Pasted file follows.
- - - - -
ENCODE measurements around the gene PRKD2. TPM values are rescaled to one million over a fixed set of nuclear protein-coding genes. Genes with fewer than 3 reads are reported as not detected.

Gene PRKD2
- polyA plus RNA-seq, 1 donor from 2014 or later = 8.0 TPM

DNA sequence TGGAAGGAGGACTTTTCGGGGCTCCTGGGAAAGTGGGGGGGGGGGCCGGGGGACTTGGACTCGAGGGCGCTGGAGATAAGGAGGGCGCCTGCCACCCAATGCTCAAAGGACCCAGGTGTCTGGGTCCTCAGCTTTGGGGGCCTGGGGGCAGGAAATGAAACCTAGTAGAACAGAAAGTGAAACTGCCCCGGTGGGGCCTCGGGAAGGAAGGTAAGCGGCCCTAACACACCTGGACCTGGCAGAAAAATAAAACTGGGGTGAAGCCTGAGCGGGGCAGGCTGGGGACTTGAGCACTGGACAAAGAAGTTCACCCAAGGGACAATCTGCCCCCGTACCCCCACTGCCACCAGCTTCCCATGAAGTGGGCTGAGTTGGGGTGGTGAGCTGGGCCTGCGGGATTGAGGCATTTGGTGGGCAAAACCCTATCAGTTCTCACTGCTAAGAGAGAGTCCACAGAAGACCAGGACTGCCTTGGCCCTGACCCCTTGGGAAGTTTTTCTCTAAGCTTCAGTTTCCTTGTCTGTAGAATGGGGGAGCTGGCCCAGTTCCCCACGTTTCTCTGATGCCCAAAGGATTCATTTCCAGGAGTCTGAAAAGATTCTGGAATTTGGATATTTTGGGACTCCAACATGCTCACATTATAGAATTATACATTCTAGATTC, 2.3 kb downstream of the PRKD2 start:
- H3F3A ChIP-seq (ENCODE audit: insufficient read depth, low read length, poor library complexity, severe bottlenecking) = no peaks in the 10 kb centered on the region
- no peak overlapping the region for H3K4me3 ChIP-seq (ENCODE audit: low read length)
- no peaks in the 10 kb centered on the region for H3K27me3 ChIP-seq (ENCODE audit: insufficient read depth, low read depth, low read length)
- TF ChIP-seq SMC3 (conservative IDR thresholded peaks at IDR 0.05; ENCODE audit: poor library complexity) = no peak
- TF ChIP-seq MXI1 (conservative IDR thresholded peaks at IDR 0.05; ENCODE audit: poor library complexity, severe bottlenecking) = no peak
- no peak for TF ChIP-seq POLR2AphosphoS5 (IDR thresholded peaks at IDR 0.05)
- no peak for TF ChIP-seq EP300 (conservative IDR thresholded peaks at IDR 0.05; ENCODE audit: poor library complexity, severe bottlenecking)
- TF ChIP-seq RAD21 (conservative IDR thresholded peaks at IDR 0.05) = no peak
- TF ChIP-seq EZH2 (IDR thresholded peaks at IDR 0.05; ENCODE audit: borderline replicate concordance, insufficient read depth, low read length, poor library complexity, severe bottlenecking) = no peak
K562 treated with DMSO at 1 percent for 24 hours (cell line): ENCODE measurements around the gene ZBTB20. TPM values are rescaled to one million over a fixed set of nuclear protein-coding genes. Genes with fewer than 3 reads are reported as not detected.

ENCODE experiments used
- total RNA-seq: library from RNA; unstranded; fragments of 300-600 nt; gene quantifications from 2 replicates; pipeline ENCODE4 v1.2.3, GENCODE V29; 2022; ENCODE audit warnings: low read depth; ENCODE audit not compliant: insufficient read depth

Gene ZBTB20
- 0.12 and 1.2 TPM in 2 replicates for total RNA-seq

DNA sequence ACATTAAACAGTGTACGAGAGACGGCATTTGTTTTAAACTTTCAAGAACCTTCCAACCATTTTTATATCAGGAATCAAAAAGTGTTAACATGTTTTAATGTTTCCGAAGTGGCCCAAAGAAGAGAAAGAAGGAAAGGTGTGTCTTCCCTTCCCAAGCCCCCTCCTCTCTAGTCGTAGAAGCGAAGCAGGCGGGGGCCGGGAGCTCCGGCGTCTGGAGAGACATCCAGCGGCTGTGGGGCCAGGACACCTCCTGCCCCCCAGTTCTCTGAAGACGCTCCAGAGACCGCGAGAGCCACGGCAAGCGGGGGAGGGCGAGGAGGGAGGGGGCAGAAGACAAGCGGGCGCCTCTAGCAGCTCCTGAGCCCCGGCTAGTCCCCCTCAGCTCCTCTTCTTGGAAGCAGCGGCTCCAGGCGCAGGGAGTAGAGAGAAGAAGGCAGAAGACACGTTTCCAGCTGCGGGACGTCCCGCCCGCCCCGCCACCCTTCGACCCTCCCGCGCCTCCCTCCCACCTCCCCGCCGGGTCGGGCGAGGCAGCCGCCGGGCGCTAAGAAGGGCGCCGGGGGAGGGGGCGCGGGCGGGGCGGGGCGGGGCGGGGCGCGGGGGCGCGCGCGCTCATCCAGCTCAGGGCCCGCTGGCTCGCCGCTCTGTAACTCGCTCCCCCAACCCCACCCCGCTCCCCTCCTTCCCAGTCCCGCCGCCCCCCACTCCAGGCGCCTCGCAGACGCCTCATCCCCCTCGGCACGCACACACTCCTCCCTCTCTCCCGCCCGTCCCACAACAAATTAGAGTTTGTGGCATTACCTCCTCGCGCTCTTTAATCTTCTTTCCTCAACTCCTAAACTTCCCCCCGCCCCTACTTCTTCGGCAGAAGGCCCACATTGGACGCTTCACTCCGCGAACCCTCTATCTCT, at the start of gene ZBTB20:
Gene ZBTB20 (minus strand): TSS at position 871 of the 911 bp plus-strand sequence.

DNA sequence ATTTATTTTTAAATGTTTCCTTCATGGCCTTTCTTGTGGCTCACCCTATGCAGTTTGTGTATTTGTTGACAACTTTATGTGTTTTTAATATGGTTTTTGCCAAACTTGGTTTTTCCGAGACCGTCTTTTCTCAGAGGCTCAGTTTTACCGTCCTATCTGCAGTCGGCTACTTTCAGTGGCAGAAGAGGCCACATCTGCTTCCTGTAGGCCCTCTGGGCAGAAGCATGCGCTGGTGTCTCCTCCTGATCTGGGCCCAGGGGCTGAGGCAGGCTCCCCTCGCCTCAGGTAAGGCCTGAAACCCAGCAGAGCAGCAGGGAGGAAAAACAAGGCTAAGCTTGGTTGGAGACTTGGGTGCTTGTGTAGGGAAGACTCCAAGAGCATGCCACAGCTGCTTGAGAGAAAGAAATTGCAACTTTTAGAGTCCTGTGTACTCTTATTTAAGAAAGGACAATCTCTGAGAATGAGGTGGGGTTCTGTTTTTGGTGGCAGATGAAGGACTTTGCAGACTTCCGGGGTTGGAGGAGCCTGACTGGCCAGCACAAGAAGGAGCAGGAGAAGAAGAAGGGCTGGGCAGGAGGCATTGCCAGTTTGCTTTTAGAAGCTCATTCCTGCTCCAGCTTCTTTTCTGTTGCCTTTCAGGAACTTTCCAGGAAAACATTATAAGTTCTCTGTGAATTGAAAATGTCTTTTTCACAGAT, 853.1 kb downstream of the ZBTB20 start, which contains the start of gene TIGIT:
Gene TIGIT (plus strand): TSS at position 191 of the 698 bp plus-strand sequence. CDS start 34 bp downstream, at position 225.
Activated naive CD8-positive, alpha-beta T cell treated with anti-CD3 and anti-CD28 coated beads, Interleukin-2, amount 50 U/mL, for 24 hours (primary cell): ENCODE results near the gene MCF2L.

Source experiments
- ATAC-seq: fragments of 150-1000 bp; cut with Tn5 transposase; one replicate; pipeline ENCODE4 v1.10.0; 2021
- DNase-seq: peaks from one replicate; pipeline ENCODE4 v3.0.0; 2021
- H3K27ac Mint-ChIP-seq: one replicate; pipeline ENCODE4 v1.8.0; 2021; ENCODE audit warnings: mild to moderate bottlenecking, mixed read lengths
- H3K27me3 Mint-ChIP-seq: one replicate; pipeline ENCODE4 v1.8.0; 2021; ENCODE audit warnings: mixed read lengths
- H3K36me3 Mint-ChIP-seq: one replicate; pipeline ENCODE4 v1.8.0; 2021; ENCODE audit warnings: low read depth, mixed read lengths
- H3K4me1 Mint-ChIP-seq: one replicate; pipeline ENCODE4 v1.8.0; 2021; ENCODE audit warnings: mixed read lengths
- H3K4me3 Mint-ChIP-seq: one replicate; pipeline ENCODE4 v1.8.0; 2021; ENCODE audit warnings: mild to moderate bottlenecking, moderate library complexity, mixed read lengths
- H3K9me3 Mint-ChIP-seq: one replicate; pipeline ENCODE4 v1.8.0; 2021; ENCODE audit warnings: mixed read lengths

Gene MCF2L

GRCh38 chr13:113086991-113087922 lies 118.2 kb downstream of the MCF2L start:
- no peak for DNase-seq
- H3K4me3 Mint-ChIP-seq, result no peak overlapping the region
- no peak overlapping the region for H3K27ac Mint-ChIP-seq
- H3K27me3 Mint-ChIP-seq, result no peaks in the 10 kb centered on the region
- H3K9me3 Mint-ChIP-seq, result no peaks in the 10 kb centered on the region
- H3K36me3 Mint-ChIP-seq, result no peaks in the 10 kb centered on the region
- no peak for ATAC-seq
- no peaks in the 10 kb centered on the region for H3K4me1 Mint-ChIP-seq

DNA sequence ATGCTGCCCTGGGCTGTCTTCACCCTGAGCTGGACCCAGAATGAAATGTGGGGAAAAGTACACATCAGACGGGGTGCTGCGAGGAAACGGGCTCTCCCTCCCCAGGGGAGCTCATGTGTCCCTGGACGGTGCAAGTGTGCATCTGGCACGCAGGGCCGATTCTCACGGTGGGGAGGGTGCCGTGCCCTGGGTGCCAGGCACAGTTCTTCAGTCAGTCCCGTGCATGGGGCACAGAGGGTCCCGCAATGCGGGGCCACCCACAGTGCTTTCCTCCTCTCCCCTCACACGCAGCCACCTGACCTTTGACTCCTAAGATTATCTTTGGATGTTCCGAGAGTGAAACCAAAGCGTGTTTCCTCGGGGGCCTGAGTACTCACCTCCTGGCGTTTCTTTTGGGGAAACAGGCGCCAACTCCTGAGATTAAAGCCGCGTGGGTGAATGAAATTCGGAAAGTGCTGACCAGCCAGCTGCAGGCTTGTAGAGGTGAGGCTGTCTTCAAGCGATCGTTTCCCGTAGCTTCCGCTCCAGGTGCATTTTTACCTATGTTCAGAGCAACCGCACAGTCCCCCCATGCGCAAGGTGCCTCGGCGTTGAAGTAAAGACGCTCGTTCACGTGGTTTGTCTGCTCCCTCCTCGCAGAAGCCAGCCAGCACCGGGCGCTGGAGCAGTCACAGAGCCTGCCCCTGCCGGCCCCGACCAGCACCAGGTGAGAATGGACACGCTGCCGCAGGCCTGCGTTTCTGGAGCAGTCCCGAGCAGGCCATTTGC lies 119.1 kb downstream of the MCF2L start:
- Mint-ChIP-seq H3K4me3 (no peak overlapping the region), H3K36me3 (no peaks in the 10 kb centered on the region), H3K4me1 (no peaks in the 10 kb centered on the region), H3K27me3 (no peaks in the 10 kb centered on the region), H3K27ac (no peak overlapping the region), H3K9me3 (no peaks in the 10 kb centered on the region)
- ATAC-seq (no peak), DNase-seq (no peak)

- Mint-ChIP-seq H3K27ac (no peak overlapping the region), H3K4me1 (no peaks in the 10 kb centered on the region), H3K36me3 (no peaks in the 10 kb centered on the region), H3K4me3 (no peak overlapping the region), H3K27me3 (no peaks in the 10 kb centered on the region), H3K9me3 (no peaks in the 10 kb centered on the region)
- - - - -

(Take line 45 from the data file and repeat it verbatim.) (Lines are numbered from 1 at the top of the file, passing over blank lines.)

- ATAC-seq (no peak), DNase-seq (no peak)